2. Two nights ago we heard weird noises in our wall during the middle of the night. Now, two days later my husband went down stairs (in our basement-liveable”fixed”) to our bedroom and smelled something awful. After checking things out the smell was coming from the laundry room. The l.room and our b.room share a wall. He cut the wall in the l. room maybe 2 feet wide and found around 40 dead mice 2-3 were about 2-10 days old and dead. The others were anywhere from 30 to only 2 years old. We have lived here for almost 5 years. He also found 2 live mice in the wall when he cut it he said both were not adults, but not babies, middle sized. He threw those out to the cats who ate them very fast. yuck, but I’m happy! He went into the attic and saw many mice holes in the insulation and dropping, but is unsure if its 30 some years old, or new holes. We are planning to get bait tomorrow, and traps. Mice freak me out more than anything……. We have 4 kids who are terrified also. Is there anything to help with this? Do you think they are infested here, or a fluke to find 2 in the wall with all the dead ones? Thanks, very worried ;(

    • It sounds like you have an infestation and recommend you apply all or many of the suggestions on this page. One of the most important things to do is block all the possible entrances into your home. Furthermore, check with your neighbors, work together and form a plan of action. You need to be very vigilant over the next couple of months.

  3. My friend said she saw a mouse in my flat 10 days ago by the kitchen bin which shot under the cabinet under the sink. sincE then I’ve been extremely on edge and have not slept properly in days!

    I have placed all dry foods in containers and in high kitchen cabinets, blocked up the gap around the piping under the sink with steel wool and put steel wool in every corner of my flat.

    I actually have never seen the mouse

    I’ve had a mouse problem in a different student flat before I know what mouse droppings/odour to expect, except this time rOund I can’t smell the mouse urine or have noticed any droppings.

    I’ve placed 8 traps in the small kitchen perimeter and under the sink as well as other corners of my flat and still no mice. I don’t know if at night I’m hearing scratching/scurrying or if it’s just my imagination. I also didn’t haven’t peppermint oil only t-tree oil so soaked and used that on cotton wool balls around the flat.

    Do I still have a mouse problem? Can mice naturally leave since I’ve cut off their food supply? Ive become so OCD about cleaning hoovering after I’ve eaten and taking the bin straight out to the communal bin room in the apartment block after cooking each meal so I actually don’t keep any waste in my flat anymore. My desk and papers/office is in the lounge which is open plan to the kitchen, theres no evidence of them feeding on paper either that’s on my desk/coffee table.

    How can I tell if it’s gone?
    Should I call exterminator?
    Is this an early Infestation?
    Which traps are best to use? I have a selection the rentokil advanaced snap traps and the sealed traps where the mouse has to enter a station to get the bait but trips the trap inside the container in doing so
    None have caught any mice yet I placed 8 yesterday still none have been caught used peanut butter as bait some with nutella

    Any ideas?
    Thank you

  4. If you hear mice scurrying around, then you still have an infestation. Double check everywhere to make sure there are no holes, no matter how small, you need to block them. You are doing the right thing in keeping your home clean and tidy and making sure there is no food or water available for them to drink.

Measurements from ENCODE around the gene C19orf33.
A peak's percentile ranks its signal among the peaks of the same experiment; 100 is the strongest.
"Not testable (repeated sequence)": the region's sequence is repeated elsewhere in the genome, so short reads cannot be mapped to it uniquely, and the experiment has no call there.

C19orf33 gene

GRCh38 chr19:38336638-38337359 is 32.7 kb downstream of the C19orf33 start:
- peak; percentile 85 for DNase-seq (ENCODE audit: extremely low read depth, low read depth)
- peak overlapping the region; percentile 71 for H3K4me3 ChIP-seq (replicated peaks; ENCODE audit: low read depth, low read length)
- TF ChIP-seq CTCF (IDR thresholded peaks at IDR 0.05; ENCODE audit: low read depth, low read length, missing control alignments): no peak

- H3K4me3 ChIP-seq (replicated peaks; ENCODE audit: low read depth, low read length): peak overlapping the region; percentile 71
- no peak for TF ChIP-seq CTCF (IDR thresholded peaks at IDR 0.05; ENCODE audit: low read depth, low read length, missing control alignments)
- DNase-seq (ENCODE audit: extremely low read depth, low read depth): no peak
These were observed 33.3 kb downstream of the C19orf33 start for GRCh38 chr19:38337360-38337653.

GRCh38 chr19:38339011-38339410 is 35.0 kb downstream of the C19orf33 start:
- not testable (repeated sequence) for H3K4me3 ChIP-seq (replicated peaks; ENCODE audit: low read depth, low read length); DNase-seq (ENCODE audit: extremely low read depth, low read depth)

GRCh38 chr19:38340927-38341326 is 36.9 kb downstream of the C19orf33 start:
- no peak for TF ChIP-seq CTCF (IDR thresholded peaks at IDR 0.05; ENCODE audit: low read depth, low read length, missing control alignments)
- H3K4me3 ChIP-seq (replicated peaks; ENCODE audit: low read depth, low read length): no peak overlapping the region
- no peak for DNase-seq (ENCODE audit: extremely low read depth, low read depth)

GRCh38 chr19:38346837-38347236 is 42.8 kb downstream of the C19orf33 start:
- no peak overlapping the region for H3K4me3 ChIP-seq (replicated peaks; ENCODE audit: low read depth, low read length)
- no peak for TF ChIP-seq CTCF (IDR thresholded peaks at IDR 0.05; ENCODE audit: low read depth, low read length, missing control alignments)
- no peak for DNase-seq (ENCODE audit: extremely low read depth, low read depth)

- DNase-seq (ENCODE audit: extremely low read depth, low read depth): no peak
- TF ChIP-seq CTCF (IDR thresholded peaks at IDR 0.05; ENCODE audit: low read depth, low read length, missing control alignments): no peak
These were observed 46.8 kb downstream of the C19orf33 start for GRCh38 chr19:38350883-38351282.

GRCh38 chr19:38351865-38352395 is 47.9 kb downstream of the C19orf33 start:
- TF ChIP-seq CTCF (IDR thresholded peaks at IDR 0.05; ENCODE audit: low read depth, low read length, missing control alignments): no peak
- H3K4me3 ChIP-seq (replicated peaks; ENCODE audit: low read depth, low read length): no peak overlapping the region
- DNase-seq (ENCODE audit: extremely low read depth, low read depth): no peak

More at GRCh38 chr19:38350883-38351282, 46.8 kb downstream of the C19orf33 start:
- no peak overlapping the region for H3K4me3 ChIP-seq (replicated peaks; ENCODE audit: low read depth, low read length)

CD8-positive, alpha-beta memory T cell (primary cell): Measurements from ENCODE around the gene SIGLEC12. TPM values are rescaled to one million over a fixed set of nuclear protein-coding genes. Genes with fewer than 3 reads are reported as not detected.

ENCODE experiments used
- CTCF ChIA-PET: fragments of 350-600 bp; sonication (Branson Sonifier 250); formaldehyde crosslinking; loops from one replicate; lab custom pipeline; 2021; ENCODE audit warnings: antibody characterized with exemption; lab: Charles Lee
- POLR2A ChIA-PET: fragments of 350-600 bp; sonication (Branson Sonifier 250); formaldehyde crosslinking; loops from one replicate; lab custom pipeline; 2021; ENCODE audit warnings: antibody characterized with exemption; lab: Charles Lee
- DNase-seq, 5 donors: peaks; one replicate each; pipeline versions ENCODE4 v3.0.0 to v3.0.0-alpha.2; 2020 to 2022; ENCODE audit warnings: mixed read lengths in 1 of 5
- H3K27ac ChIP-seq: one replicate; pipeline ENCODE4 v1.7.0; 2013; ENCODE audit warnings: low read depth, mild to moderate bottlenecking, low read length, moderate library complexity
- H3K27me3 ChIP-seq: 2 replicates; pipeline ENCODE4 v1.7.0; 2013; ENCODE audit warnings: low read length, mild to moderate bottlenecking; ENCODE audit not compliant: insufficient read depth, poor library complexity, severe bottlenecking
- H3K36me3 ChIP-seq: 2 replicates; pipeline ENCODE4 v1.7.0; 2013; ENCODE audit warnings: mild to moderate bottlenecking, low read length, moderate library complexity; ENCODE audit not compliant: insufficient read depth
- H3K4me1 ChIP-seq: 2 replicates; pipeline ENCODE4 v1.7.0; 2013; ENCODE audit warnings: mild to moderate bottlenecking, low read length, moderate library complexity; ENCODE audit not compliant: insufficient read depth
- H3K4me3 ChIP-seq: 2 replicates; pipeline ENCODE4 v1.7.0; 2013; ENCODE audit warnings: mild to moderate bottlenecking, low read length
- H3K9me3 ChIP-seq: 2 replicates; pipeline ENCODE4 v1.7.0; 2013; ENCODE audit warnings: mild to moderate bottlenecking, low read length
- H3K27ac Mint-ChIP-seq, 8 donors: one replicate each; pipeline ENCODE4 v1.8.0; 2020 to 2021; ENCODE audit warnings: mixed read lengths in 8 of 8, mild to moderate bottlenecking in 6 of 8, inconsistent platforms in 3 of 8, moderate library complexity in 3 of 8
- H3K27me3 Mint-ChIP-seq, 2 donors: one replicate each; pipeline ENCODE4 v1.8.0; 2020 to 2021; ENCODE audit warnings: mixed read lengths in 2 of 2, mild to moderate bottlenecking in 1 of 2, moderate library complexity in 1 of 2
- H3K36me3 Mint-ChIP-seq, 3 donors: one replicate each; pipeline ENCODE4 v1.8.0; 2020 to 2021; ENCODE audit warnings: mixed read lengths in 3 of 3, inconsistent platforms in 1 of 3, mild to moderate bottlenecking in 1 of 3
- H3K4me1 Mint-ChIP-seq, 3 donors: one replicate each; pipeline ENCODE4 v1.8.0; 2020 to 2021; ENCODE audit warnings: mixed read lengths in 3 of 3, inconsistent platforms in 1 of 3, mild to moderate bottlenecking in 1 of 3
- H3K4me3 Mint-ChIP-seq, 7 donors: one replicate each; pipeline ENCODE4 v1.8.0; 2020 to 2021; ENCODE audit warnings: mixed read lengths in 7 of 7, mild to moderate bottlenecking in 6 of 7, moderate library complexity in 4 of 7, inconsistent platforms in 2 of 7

Read these two articles:
    http://www.pest-control-products.net/408/reviews/the-top-three-victor-mouse-traps/
    http://www.pest-control-products.net/314/mice/what-is-the-best-bait-to-use-for-catching-mice/

    When setting traps it is very important not to leave the human scent on them. Wear out door gloves (not latex) or use three sheets of newspapers when handling traps. Furthermore, do not transfer you scent to the glove when putting them on. You might want to rub them in some dirt or mud and then only pick them up by the wrist end.

  5. I have recently discovered a single mouse under my counter top stove. We heard it and immediately set a trap. Within that night he fell for the bait and is no longer with us. We have emptied out all of the kitchen cabinets and drawers, and have sanitized all of the cooking materials. There was droppings found in a couple of the cabinets and drawers, but I wouldn’t say that there was a “ton” or enough that makes me think there is an infestation….especially since they poop a lot on their own.

    We also sealed up any holes or cracks in the cabinets (they back up to an outside wall). Two days have passed now and nothing in any of the traps! So my question is how long should I wait before cleaning down all the cabinets and putting my cooking supplies back?

    • Hi
      As it has been a couple of days since you have seen or heard any evidence of mice, I would clean down now and put your stuff back.

      However, you always need to be vigilant and check your whole house once a month for possible entry points.

      M

  6. hi
    we caught 5 mice a few weeks ago in live traps we thought they were all gone as i left the traps down for 4 days after that and didn’t catch anymore but I saw a dropping under my bath though it was fresh one but wasn’t sure cause i thought the heat coming from the bath could of kept it moist as i was fixing the panel, i put a trap in there and in my hot press. i put food in the trap but noticed that when i went back to check them the next day the food was gone so i did it again and it happened the food was gone. I haven’t heard any scratching or seen any new dropping or heard anything could this be a mouse again?